Ingrid Goes West ★★★ review

by Scott Davis

The social media revolution is very much akin to comic-book heroes after they get their powers and assume their identites: both a blessing and a curse. Over the last decade, Twitter, Facebook and Instagram, amongst others, have had such an effect on millions across the globe. It brings people together to share their stories and experiences but such things only matter if someone is watching.

Ingrid Goes West; Dir.: Matt Spicer; USA 2017, 98 minutes. Our Rating: ★★★/5

A gift and a curse is the foundation of Ingrid Goes West, a cautionary tale about just how social media has taken such a hold on our day to day lives.

Ingrid, played with much gusto by Aubrey Plaza, has had a rough ride recently: her mother, who she considered her best friend, has passed away leaving her alone for the first time in a long while. Her escape from the world she inhabits is through Instagram, allowing her to live vicariously through the lives of others as she scrolls across the plethora of images and videos liking many as she goes.

But to Ingrid the platform provides more than just escapism – it provides friends, even if said people arent quite on her page. One such “Insta-famous” is Taylor (Elizabeth Olsen), a cool Californian who Ingrid falls for immediately – and sets across the country to befriend her for real.

Throughout Ingrid Goes West, you cannot help but feel like this could happen to you at any moment, that someone somewhere could do the exact same thing given the scope of social media and how, given the right options, could infiltrate your life so suddenly and think they were an immediate fixture. Director Spicer is aware of this and creates a strange hybrid of a film one that’s both glossy and funny but also rather terrifying and timely and something that many of us will leave feeling like something has gotten under out skin a little. It doesn’t always work but when it does, both sides of the coin work well.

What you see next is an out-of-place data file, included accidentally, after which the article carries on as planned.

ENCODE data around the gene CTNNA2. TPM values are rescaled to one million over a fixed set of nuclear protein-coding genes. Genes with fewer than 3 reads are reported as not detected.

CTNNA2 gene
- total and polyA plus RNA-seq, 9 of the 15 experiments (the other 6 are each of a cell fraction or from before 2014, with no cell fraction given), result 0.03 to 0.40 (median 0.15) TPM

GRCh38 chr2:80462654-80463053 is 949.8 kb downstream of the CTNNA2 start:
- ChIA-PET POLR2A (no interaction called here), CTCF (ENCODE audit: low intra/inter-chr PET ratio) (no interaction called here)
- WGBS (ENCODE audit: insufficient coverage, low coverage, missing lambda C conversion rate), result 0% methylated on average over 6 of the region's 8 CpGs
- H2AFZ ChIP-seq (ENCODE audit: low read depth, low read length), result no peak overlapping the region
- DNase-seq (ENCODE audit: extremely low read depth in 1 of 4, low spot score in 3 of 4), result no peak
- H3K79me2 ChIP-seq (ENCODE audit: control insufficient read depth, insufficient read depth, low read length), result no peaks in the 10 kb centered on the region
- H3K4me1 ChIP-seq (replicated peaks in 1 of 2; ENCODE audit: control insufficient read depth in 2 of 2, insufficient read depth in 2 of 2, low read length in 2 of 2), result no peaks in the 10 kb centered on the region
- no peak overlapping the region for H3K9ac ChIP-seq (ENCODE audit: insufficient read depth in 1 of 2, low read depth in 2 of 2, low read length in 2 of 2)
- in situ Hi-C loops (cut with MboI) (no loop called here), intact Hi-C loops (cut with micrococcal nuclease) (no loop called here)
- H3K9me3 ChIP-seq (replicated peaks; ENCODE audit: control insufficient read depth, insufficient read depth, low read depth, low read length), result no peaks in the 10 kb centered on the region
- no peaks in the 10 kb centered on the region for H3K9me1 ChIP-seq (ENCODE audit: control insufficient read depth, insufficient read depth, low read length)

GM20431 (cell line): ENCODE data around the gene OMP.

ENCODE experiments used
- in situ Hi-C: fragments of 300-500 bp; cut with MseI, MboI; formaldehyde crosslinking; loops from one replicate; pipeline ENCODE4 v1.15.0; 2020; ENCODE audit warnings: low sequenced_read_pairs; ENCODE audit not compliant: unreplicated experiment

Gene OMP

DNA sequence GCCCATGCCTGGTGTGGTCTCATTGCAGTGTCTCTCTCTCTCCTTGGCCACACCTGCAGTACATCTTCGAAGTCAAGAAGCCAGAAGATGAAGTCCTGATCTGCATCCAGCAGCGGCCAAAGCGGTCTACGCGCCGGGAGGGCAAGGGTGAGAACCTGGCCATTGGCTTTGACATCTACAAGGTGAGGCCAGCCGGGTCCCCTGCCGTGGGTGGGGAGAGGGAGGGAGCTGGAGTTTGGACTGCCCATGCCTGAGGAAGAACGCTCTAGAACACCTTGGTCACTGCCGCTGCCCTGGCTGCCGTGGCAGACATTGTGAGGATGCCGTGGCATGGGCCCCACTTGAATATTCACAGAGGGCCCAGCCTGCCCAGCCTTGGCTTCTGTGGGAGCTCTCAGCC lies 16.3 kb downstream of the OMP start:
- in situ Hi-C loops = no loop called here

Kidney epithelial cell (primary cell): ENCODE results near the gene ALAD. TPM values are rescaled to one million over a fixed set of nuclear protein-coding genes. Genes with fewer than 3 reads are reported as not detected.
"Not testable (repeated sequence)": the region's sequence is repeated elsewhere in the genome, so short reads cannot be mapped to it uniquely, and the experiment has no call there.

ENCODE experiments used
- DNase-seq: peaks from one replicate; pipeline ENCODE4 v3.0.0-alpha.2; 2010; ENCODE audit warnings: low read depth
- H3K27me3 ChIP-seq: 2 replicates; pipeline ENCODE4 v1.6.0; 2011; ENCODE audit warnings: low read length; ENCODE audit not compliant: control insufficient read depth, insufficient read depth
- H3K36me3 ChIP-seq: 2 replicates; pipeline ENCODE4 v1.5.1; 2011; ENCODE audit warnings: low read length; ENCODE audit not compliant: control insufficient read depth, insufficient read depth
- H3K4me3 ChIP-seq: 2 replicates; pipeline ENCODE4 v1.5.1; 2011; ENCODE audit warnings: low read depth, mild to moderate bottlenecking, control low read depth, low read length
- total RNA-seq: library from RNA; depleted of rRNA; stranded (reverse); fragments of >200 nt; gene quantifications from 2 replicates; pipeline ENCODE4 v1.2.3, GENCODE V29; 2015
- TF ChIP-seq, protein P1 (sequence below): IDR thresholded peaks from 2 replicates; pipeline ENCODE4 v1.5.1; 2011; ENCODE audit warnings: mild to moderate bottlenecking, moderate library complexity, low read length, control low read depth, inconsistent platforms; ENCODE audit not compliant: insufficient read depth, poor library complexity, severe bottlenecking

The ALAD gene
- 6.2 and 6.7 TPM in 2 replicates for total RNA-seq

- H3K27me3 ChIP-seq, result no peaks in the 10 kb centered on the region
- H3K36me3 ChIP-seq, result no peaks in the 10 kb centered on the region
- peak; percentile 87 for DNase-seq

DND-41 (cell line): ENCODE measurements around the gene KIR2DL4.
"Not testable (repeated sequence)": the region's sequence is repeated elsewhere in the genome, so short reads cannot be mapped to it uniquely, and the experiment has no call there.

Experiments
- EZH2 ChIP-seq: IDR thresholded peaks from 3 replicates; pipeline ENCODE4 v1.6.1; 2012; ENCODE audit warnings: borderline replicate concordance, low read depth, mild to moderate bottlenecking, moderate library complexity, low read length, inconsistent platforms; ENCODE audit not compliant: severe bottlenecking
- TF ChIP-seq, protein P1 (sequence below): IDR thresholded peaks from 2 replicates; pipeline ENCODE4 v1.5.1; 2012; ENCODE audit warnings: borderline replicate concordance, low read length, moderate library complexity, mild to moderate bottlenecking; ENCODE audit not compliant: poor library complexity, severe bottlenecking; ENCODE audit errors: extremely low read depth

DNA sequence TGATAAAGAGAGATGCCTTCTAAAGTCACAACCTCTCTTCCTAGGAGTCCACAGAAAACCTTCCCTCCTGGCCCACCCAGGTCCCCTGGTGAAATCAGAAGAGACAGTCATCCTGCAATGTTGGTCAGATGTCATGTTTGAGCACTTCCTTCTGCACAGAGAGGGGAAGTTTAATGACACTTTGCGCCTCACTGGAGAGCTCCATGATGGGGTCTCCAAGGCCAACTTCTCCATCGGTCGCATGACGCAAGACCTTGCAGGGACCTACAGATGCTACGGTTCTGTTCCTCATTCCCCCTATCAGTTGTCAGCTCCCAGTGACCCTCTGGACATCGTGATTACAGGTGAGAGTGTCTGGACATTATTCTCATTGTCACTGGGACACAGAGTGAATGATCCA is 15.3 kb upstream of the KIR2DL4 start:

Plaza, who has always picked intriguing characters to play, has never quite picked the one that fits her like a glove – Ingrid settles that debate for she finally has a character that perfectly marries her impeccable comedic timing and quirky persona. You should feel angry with Ingrid throughout and while there are moments when you do, you can’t help but want to sit her down and tell her that everything will be ok despite some heinous moments. Olsen, too, is at her very best here despite Taylor being almost as hollow as her overly arty pic, while O’Shea Jackson Jnr is superb as the Batman-obsessed landlord-come-romantic interest for Ingrid. Batman Forever never seemed so cool as when it turns out he owns the soundtrack.

While its premises wears thin towards the finale and it doesn’t quite hit the heights that many had suggested post-Sundance, Ingrid Goes West is still a charming little indie that flies on the wings of its three wonderful central performances.

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